Buying up troubled high street retail brands out of administration and converting them into pureplay online operations has become a Boohoo standard. It’s pulled off the same trick with the likes of Oasis, Coast and Karen Mllen, which leaves Lyttle confident that the group has an established and workable playbook here:
We now have extensive experience of acquiring and integrating established brand names onto our platform, as we've done with previous acquisitions. We are just acquiring the brand name and associated IP of the Debenhams online business, which includes an extensive customer list. We have an excellent track record of integrating new brands quickly.
In practical terms, the Debenhams administrator will continue to operate the Debenhams website for the next couple of months until all the current inventory clears. After that, debenhams.com will move across onto the Boohoo platform to go live shortly after. Boohoo uses Salesforce's Commerce Cloud. This will represent a shift in Boohoo’s own strategy, says Lyttle:
Today the group operates nine pure-play websites, which means each brand operates its separate website. They are high fashion brands, with a highly-engaged audience, particularly on mobile and social media. We ship to almost every country in the world from two fulfilment centers currently, with our third going live in the next couple of months. And we relaunch debenhams.com, the websites will move across to our platform. For the first time in our history, we'll be selling all our brands from a single site. Debenhams customers will be introduced to our brands, which will support further market share gains and greater brand awareness.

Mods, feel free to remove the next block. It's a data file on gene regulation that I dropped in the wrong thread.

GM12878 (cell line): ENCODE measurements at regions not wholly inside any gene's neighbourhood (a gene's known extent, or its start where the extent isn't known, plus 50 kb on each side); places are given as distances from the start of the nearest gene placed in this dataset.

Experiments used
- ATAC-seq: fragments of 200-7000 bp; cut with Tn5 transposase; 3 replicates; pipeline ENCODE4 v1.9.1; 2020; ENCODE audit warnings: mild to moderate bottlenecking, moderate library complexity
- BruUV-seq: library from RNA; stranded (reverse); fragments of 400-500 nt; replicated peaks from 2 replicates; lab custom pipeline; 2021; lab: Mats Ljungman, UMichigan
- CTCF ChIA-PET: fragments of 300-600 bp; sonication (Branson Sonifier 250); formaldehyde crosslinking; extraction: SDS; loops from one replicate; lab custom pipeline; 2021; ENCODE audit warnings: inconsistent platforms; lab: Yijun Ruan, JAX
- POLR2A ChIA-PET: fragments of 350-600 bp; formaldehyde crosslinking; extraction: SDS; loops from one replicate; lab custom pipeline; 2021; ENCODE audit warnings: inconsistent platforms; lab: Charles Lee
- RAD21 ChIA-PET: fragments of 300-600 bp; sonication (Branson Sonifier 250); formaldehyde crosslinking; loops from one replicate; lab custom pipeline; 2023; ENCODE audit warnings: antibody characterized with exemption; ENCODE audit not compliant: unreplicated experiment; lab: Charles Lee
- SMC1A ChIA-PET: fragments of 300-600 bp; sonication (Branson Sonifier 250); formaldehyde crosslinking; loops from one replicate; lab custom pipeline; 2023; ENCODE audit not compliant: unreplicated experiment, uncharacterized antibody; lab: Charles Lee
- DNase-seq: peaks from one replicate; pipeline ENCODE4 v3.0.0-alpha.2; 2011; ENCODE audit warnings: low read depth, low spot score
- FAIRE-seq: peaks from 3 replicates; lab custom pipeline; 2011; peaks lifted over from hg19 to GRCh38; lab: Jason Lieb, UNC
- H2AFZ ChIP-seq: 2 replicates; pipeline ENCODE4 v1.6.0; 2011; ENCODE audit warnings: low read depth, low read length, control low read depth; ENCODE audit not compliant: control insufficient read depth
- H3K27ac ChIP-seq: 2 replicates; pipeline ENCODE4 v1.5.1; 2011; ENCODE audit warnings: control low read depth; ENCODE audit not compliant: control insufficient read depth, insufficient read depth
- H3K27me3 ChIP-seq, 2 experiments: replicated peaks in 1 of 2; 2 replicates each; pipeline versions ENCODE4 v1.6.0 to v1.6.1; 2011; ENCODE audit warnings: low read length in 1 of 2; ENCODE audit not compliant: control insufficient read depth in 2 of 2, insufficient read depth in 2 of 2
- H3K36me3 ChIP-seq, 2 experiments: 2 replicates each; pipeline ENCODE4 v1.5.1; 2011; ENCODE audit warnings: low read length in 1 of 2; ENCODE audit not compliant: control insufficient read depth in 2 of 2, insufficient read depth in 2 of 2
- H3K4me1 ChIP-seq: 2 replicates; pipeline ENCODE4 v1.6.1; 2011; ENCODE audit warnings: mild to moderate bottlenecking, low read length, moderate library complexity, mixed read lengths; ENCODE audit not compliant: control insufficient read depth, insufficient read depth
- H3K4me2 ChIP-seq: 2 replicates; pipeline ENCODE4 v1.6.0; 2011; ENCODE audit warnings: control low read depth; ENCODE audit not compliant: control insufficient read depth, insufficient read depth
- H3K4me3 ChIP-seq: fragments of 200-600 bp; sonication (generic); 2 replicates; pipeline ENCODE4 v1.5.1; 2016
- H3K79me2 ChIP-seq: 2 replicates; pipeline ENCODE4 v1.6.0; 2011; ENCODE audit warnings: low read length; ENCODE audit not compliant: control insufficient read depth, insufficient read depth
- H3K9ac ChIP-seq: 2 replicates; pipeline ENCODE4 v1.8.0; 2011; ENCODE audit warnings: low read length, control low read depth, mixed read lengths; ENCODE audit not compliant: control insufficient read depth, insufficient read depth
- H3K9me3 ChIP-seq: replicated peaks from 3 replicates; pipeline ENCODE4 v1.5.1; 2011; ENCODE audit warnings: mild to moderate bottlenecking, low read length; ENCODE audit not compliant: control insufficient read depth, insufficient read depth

The end of an era in UK retail - albeit one that’s been digitally ‘dad-dancing’ towards the exit for some considerable time. Boohoo’s total indifference to the physical store estate that was once Debenhams proudest asset tells its own story and while the ‘taking on Amazon’ populist meme is tedious in the extreme, the deal looks like an absolute steal for the online pretender.